The assets that Microsoft now owns are also gobbling up market share, securing another 0.7% this month according to adduplex. This means that Microsoft has become the biggest Windows Phone OEM, which should come at no surprise. The company is working with OEMs across the world to open up its hardware base, but to no avail just yet. We should see a bigger effort over the next year or so from Microsoft.
Right now Microsoft has a majority hold on its market share with Windows Phone, but this isn't great news - it means that other companies aren't investing in the platform like they do with Google's Android OS.
The Hilton chain of hotels is set to adopt smartphones as room keys as of next year in over 4,000 of its properties.
Digital check-in and room selection will be available across 11 brands, and work for Hilton Hhonors in over 80 countries. According to Hilton, its members are looking for alternative ways to control their experiences during their stays, and this approach could be the one of them. Although Hilton has run a trial of digital check-ins for some time, this is by far the biggest rollout it has attempted. Hilton is aiming for all of its hotels to offer the digital room key service by the end of 2016.
"Travelers can use their smartphones as boarding passes to get to their seats on an airplane, so it is only natural that they will want to use them as a way to enter their hotel rooms," Hilton's chief exec Christopher Nassetta said in a statement. "We have spent the past few years testing a number of different options to make this vision a reality, and we are developing proprietary technology that is safe and reliable for our guests to use, and cost-effective for our hotels to install."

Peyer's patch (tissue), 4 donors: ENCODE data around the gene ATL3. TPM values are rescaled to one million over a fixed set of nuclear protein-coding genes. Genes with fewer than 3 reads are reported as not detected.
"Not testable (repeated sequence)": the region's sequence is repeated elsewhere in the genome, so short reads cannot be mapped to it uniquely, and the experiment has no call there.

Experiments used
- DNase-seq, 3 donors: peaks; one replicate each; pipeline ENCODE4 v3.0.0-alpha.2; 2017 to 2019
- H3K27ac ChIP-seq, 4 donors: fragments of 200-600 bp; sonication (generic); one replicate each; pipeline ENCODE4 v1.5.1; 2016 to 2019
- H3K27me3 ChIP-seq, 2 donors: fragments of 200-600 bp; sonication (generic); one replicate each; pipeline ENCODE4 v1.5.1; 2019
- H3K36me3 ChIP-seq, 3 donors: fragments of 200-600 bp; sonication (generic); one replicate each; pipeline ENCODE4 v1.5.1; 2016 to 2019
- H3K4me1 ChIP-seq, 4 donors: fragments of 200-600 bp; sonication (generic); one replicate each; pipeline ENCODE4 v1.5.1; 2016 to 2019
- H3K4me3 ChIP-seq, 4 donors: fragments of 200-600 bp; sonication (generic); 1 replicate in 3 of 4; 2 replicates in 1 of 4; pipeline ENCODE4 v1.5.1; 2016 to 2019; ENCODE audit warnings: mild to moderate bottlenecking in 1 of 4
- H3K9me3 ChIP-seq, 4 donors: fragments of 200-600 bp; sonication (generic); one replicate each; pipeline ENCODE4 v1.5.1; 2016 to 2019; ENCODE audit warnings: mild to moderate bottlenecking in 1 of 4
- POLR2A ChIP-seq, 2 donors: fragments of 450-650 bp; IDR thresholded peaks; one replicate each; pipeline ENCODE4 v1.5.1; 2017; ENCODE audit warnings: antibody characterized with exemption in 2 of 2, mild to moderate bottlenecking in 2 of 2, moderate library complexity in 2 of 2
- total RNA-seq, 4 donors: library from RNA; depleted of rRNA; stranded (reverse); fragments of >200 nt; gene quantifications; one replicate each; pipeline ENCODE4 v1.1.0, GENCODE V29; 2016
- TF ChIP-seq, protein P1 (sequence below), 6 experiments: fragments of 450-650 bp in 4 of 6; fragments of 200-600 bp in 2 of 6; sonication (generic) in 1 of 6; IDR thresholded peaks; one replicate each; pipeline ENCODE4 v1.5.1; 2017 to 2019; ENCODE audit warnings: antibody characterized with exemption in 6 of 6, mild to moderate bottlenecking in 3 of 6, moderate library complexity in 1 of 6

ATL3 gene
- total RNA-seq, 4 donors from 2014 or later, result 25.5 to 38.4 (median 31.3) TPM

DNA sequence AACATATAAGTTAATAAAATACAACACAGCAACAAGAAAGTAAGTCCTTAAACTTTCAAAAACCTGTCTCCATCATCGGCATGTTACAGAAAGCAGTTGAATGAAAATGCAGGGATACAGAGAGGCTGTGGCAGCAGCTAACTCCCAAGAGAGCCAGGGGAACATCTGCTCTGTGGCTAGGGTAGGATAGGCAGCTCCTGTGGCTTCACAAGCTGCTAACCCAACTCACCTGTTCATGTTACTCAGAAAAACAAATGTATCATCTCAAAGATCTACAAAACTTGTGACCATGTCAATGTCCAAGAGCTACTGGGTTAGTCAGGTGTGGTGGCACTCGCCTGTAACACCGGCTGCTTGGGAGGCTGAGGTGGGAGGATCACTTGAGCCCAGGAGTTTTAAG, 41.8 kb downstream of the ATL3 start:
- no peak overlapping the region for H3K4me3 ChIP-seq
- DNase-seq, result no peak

Two fresh Windows Phone 8.1 devices are soon to appear in the wild, one of which will apparently be designed specifically to take selfies.
The two were reportedly shown off to Microsoft employees at an annual company meeting by Stephen Elop, the former CEO of Nokia and current devices head. Elop described the device as a "selfie phone," according to the Verge, which is likely to be the codename Superman handset with a 5-megapixel front facing camera. The second is apparently codename Tesla, which was designed as a high-end smartphone at an affordable price.
Just how well the phones will fare is anyone's guess, but Microsoft CEO Satya Nadella did recently allude to a unified experience across all Microsoft devices. It could well be possible that the company is lining up some big hitters - provided it finally manages to iron out the ecosystem problems that have plagued it since the start.
A dual-core Android smartphone costing just 44 US dollars, the Karbonn A50S, has launched in India which could disrupt the market against more established players like Samsung and Apple.
Although the A50S is firmly in the lower-end of the market, that's also its strength: the touchscreen, 1.2 GHz dual-core device sports 256MB of RAM and packs 515MB of internal storage. It features both a front and back facing camera, too, and ships with Google staples like Maps and Gmail.
Not only does the device promise decent connectivity in its native market of India, but it can be purchased unlocked and ready for pay as you go packages abroad - for example, it should run on most UK networks, and as the Karbonn is so cheap, there's no tax to pay to get it shipped over. While it's been up to the biggest players so far to get much of the world using smartphones, it could well prove to be cheaper options such as this that really end up making the devices completely pervasive.
Smartphones, tablets, and computers are always getting more speed, storage, and memory to help them perform better with each new generation. A group of researchers has made a breakthrough with computer memory chips that could mean terabytes of memory inside future smartphones. The breakthrough could mean tens to hundreds of times more storage in mobile devices.
The memory is called resistive random access memory or RRAM and the chips are being developed by several companies. Making this sort of memory typically requires high-temperature or high-voltage making the chips hard to produce. Researchers at Rice University have made a breakthrough that allows the fabrication of these chips at room temperature and with much less voltage required.
RRAM is like flash memory in that it can store data without constant power supplied. RRAM stores data using resistance rather than charge in a transistor. Using resistance means each bit uses less space significantly increasing the amount of data that can be stored. These chips are also easier to stack leafing to more capacity.